There is a sense that our social fabric has seen better days. Leading thinkers have issued warnings that we are increasingly ‘bowling alone,’ ‘coming apart,’ and inhabiting a ‘fractured republic.’ At the heart of those warnings is a view that what happens in the middle layers of our society is vital to sustaining a free, prosperous, democratic, and pluralistic country.
Lee’s report focuses on a decline in “associational life” — marriage, church membership, volunteering, etc. — and blames prosperity: “[R]ising affluence has made associational life less necessary for purposes of gaining material benefits …”
True enough. But I’d also blame this chart, which I’ve come to think is the most important chart around when it comes to explaining contemporary politics, including Trump:
It’s not just that wages for many have been stagnant. It’s that their increase or decrease has taken on a vicious meritocratic bias. Well-educated Americans are still doing well. Uneducated Americans are actually doing worse — they’re dropping out of the bottom of the pack.
It’s hard to see how traditional American-style social equality — everyone’s equal, not only in the eyes of God or before the law but in the eyes of each other — can survive many more decades of this chart. It’s one thing if the rich get richer — I’d argue there isn’t a hard, Marxist connection between income tables and a sense of social superiority. (Would you let any of these guys butt in front of you in line?) It’s another if a whole group of Americans — increasingly identifiable by dress, appearance and language — keeps getting tossed into the economic trashcan. *** I’ve had more than one conversation out here in West Los Angeles in which the topic of heartland working-class decline comes up and the explicit response from one of my friends is, “Fuck ’em.” (The only-sometimes-explicit rest of the response is “… if they’re too stupid to move or go to school.”)
Social equality isn’t “community” or “social capital.” You could have a perfectly socially equal society of monads who never talked to each other but merely tipped their hats out of respect when they passed on the street. But in a nation where community institutions — schools, churches, highways, ball games — are built on an egalitarian basis, the introduction of vicious class divisions isn’t going to help. Who wants to associate with a bunch of losers whose children will only drag down your kids’ SAT scores (and push them onto a lower meritocratic track)?
More simply: If, as Robert Putnam suggests, ethnic divisions cause a decline in social trust, the meritocratic split is yet another division that has to be overcome. Maybe a bigger division. It’s probably easier for ethnic Chinese software developers to associate with Caucasian software developers (I see it every day in my neighborhood) than for Caucasian software developers to associate with Caucasian car wash attendants.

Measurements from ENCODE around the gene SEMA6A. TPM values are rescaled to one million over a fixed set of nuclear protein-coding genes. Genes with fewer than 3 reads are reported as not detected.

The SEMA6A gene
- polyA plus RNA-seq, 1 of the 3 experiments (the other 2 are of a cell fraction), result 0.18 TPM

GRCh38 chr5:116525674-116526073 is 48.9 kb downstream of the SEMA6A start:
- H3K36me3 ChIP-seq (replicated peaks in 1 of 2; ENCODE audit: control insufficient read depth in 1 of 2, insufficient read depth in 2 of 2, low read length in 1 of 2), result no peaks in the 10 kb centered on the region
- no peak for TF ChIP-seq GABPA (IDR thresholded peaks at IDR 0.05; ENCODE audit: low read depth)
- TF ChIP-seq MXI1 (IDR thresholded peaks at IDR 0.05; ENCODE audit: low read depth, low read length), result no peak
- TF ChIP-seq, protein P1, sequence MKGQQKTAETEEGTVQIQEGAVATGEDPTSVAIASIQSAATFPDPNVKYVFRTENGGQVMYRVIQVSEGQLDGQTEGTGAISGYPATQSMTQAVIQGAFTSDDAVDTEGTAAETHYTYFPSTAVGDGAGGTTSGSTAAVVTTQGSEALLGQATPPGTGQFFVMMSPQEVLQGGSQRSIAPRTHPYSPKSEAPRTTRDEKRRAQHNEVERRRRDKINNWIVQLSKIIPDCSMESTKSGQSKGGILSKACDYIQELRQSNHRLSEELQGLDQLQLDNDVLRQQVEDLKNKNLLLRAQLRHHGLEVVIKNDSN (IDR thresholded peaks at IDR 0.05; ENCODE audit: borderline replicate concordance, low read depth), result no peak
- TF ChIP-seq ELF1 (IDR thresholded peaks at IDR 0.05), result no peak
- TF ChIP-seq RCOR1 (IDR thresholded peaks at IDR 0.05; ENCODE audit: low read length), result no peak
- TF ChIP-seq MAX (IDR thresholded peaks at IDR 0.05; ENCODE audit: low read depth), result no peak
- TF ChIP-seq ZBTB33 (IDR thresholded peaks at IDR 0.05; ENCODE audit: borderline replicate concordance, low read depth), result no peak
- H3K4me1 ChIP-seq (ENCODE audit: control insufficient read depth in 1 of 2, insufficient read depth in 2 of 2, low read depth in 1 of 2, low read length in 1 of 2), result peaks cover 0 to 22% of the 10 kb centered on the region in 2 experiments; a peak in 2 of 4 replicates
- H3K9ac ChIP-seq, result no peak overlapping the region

True, each educational class might develop its own associational life, the way ethnic groups traditionally developed their own groups (Knights of Columbus, etc.). But it might take a long time. It’s also the stuff of neo-feudal dystopias. (When will the Betas and Zetas revolt?)
Which is another way of saying that community and “social capital” aren’t everything.
UPDATE: Ramesh Ponnuru suggests that one reason the wages of “less than high school” are declining in the chart is that there are fewer of them.
It was much more common to be a high-school dropout in 1973 than in 2005. We would expect the later group of high-school dropouts, a more distinctive part of the population, to have a worse relative economic standing …
In other words, “high school dropouts” used to be a mixed bag of people. But now the more able citizens almost always get degrees, while the less able drop out and become … well, a “more distinctive part of the population.” Maybe a part that always could only earn low wages. The more “less than high school” group is composed exclusively of these people, the lower its average wage, even if nobody has actually gone downhill.
Good point. A process like this might indeed be at work. But note this is the very sorting (into classes marked by income and ability) that itself eats away at our sense of equality. You used to be able to look at someone earning low wages and not think that they were someone the system has determined to be a loser. Now you can. The entire income distribution has been given a toxic, divisive cast. The fairer the system, the more toxic.
Even if the chart reflected only this sorting process, rather than a long-term decline of wages at the bottom, it would be bad for social equality (and, I’d argue, for “social capital”). It almost certainly reflects a mix of both phenomena. But it’s bad news either way.
*** — That’s why I’m obsessed with immigration, which may explain a third of “the recent decline in the relative wages of less-educated native workers.” [See also.] It’s the easiest lever we have to pull (easier than reversing trade patterns, or halting automation). Controlling competition from cheap imported labor isn’t a full solution, but in itself it could cause a surge in unskilled wages — something that may already be happening.